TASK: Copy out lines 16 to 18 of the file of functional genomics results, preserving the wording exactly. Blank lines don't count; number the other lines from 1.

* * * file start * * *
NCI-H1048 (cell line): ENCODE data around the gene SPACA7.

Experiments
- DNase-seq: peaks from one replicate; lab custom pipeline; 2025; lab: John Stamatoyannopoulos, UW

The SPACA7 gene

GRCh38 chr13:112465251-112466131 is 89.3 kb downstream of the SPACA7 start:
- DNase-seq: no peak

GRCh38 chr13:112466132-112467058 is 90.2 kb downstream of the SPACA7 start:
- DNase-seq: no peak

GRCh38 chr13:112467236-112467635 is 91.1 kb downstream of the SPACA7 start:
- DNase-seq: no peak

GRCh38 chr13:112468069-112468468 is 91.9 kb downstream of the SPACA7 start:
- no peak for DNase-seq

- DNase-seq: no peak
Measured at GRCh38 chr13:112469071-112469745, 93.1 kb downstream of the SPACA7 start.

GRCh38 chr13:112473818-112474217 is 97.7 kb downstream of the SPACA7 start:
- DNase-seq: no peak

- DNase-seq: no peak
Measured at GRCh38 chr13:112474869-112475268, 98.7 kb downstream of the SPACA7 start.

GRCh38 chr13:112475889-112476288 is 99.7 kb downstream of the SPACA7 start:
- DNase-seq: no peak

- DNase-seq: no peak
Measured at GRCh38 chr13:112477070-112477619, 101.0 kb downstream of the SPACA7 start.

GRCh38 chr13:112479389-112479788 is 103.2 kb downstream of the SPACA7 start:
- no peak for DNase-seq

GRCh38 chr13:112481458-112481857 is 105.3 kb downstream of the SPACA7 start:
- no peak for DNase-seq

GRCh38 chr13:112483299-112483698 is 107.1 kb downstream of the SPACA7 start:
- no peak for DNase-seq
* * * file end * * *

- DNase-seq: no peak

- DNase-seq: no peak
Measured at GRCh38 chr13:112474869-112475268, 98.7 kb downstream of the SPACA7 start.